Keep in mind; Google is going to use what you submit in your XML sitemap as a hint to what’s most likely crucial on your website. Just because it’s not in your XML sitemap does not necessarily mean that Google will ignore those web pages. You might still have numerous countless pages with barely enough material as well as link equity to get them indexed, yet really should not be.

It’s important to do a site: search to see all the web pages that Google is indexing from your site in order to uncover pages that you ignored, and clean those out of that “average grade” Google is going to give your site by establishing meta robots “noindex, follow” (or blocking in robots.txt). The weakest web pages that still made the index are most likely to be listed last in a website: search.

Noindex vs. robots.txt

There’s a vital but refined distinction between utilizing meta robots and utilizing robots.txt to prevent indexation of a page. Using meta robotics “noindex,follow” allows the link equity going to that web page to drain the web pages it links to. If you block the page with robots.txt, you’re simply purging it, to help your other pages.

Consider a page like an About page or a Privacy Policy page- possibly linked to every page on your website either by the main menu or the footer menu. So there’s a ton of web link juice most likely go to those pages; do you want to throw that away? Or would you instead let that web link equity drain to whatever in your primary menu?

Indexation debugging

Let’s say you’re a shopping website as well as you have 30,000 product pages, 2,000 category web pages, and 10,000 subcategory web pages. You send your XML sitemap of 42,000 pages and also figure out that Google is indexing 23,000 of them. How do you figure out which pages they are indexing?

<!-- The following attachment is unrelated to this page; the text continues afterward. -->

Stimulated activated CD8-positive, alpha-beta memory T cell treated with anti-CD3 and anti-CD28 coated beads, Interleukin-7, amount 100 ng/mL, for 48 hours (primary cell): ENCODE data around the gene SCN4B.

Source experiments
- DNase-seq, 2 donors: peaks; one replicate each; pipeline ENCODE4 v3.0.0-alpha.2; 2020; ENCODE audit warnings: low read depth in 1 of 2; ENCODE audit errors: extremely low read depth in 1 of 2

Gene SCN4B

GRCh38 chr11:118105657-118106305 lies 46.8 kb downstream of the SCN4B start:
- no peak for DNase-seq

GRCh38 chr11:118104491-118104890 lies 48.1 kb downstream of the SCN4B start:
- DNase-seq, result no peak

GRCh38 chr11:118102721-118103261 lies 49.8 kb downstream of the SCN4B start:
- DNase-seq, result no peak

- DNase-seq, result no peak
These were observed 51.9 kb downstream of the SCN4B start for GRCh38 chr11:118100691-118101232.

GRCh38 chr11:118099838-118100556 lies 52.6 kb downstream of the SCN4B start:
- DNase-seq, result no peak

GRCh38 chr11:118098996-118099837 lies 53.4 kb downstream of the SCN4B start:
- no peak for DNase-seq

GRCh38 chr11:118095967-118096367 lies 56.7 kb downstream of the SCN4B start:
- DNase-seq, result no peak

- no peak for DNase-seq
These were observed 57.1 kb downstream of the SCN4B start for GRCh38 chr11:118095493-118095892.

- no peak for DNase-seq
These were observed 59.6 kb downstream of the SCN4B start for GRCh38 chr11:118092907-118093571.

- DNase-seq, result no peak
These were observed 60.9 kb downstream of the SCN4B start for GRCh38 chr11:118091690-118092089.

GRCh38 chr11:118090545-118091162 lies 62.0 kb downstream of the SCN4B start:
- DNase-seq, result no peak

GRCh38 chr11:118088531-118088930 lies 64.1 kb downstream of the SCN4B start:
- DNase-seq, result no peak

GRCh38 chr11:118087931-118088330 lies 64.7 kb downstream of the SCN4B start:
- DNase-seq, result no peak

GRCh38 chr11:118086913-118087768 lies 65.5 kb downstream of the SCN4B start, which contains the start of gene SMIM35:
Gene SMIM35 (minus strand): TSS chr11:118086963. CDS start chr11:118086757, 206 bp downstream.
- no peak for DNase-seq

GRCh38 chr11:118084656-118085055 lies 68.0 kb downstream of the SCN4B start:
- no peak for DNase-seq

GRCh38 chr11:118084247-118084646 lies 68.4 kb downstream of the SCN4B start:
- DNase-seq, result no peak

First of all, your category and subcategory web pages are probably VERY IMPORTANT search targets for you. I would create a category-sitemap.xml and subcategory-sitemap.xml as well as submit those individually. Using SEO Yoast Premium will make sure that this happens for you, the right way. Are you expecting to see near 100% indexation here? Well if you’re not obtaining it, then you need to start creating more content, building more links to your content and keep checking what is indexed.

Chances are, the trouble depends on a few of the 30,000 product web pages– however which ones?

The best way to handle this is to split your website into multiple sitemaps to see which ones are not performing correctly. Or again use SEO by Yoast Premium, and it will do almost all of the work for you.

If you decide to do it manually or are not using WordPress, then you should start by narrowing down the problems, this is a good way to start:

  • If your product doesn’t have a picture on it, typically it will not be automatically indexed on a sitemap, even if you are using SEO by Yoast
  • Pages that have less than 300 words of text will likely not be indexed as well

Dynamic Sitemaps with SEO by Yoast

You don’t have to build sitemaps manually. You shouldn’t be creating them manually. They need to be dynamic just like your website should be. Take the time to set them right the first time, and you will be rewarded with positive growth to your website and your business.


Whether you are building a new website or fixing an old one, your sitemap is a powerful tool that should be utilized to help drive traffic to your website.  Just remember that a properly build sitemap can make your website thrive, while a poor one can hurt your website.  We build every website that goes through our company with SEO by Yoast for a reason, it works.

As always we are here to help you and your company grow, if you have any questions for the Tier One staff please let us know.